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Concept Of Atithi – Guest – In Hindu Culture

The word atithi literally means a + tithi (without date) and denotes a person or guest who arrives without prior intimation. Such a person, the atithi, is accorded great respect in Hindu culture. A common saying is that ‘atithi should be treated as divine’. An atithi who arrives before or after meal-time should not be sent away without being fed. Regardless of caste, the guest must be given food.

In Hindu tradition, atithi satkara (proper hosting of an atithi) is considered a yajna. It is said that even if one lives on scattered grains in the fields after harvest and offers penance in the midst of panchagni (five fires), a guest still must be fed or else all virtuous deeds are nullified.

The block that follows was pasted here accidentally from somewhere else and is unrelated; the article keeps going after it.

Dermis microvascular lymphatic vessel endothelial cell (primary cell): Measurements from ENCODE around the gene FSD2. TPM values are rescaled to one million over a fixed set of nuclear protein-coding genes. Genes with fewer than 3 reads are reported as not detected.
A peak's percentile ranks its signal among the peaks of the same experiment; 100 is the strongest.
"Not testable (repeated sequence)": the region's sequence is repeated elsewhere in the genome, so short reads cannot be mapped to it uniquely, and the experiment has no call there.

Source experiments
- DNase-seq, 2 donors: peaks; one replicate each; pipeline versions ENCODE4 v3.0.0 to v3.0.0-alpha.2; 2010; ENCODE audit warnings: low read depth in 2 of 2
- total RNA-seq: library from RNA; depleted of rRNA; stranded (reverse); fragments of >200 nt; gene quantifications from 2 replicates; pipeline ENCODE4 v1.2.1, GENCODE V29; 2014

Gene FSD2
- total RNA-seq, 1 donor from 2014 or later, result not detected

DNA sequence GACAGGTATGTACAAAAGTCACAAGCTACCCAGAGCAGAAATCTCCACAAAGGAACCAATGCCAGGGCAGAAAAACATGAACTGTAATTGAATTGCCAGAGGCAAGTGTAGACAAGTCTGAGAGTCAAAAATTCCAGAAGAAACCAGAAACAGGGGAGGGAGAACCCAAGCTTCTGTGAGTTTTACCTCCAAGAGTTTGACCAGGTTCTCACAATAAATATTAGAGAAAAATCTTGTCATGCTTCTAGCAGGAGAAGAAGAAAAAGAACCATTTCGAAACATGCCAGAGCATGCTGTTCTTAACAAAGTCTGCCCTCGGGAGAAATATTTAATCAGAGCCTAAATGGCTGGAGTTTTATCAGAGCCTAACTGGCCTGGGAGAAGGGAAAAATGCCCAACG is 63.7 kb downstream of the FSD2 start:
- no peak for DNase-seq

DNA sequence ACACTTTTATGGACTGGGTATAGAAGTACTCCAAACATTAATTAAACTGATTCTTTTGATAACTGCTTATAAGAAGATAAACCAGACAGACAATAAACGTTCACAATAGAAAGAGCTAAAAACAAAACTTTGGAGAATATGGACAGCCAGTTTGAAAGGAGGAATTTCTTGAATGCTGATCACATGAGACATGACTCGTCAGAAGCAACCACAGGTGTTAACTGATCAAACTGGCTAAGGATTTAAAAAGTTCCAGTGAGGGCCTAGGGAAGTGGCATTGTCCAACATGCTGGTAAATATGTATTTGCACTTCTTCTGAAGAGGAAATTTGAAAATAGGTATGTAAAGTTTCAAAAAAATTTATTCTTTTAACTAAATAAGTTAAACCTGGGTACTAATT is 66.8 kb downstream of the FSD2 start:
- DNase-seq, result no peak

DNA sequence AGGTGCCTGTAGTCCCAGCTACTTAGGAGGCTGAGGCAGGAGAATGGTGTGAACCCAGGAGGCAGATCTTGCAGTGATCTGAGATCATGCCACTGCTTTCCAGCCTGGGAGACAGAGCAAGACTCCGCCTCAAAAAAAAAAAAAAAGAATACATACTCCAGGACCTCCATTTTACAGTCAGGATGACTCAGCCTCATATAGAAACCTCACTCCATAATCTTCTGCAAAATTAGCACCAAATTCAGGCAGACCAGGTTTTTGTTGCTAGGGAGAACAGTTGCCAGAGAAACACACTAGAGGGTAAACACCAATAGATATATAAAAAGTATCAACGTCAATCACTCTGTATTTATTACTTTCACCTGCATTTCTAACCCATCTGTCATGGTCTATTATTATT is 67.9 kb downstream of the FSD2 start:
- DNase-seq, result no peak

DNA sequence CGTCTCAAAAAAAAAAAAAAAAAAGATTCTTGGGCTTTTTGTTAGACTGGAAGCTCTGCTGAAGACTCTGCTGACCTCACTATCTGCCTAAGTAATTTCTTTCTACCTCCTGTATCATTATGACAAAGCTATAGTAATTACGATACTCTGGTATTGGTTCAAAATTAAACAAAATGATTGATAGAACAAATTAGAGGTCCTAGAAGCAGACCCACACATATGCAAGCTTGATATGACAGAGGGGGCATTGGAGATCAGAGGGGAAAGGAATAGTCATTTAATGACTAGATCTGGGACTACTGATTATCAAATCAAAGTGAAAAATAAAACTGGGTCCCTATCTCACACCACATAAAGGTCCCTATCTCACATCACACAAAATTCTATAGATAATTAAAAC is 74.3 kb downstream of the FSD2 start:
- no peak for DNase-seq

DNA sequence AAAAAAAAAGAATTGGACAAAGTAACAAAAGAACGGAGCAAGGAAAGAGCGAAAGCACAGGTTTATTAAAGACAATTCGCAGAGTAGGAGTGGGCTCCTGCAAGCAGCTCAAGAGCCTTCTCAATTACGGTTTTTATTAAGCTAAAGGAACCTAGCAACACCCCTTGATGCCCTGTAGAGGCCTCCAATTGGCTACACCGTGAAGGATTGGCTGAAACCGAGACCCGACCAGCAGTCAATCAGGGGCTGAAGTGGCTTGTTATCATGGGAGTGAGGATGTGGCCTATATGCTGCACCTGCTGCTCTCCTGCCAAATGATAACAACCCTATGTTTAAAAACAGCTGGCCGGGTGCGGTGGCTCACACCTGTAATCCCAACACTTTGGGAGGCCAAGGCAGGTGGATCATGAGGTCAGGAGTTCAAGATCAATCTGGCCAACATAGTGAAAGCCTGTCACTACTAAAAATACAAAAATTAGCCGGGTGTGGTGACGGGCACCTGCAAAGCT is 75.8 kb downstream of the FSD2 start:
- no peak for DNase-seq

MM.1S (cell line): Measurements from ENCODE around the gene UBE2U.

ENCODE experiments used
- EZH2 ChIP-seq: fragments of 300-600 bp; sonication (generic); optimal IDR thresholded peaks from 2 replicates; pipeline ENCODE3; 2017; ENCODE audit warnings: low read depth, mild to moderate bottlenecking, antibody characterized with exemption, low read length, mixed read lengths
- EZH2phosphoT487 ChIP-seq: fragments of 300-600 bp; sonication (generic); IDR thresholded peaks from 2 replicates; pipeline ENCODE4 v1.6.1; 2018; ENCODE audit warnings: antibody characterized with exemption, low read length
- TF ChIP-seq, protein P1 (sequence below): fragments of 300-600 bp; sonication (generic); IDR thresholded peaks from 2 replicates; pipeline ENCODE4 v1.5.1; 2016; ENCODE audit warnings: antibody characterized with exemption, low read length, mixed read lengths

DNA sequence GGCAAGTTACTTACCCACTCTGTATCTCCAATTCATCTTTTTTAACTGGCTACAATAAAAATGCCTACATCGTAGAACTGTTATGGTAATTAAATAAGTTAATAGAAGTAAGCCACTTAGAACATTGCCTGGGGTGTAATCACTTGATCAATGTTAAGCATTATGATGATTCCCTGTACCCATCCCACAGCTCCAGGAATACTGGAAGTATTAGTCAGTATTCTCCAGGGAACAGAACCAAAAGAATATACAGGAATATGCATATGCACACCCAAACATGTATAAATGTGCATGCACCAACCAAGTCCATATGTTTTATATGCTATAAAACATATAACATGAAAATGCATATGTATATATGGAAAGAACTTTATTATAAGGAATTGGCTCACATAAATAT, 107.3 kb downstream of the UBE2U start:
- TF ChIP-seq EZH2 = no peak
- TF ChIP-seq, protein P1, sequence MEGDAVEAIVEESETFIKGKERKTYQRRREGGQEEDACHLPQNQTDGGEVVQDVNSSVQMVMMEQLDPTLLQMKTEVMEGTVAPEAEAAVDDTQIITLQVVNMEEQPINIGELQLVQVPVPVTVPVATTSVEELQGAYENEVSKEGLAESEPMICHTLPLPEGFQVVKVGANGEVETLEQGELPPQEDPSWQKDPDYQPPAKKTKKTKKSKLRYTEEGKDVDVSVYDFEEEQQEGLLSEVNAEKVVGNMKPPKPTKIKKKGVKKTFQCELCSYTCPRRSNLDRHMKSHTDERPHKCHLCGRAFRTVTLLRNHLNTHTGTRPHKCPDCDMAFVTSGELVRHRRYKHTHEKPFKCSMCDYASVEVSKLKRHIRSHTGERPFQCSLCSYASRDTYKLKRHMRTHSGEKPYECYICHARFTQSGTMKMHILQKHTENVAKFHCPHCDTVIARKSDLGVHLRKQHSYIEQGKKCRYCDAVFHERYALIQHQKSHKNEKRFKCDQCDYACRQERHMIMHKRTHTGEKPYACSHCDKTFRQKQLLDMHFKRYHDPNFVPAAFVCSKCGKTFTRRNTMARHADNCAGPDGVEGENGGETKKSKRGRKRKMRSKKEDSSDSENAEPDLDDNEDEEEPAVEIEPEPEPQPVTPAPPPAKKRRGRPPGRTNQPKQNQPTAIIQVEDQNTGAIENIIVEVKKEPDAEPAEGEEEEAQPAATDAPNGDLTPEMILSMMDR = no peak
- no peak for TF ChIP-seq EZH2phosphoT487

According to Dharmashastra, the grihastha (householder) should perform pancha-mahayajna daily. Duty towards atithi occupies a prominent place among these five yajnas. Manu, the lawgiver, states that one should not start studying Vedas without permission of an atithi, if one is present in the house.

In Katha Upanishad, Yama regrets his absence from home when Nachiketa, an atithi, has to go without food. Yama hailed the atithi as a great knower of knowledge and offered him a boon for each night he dwelt in his house.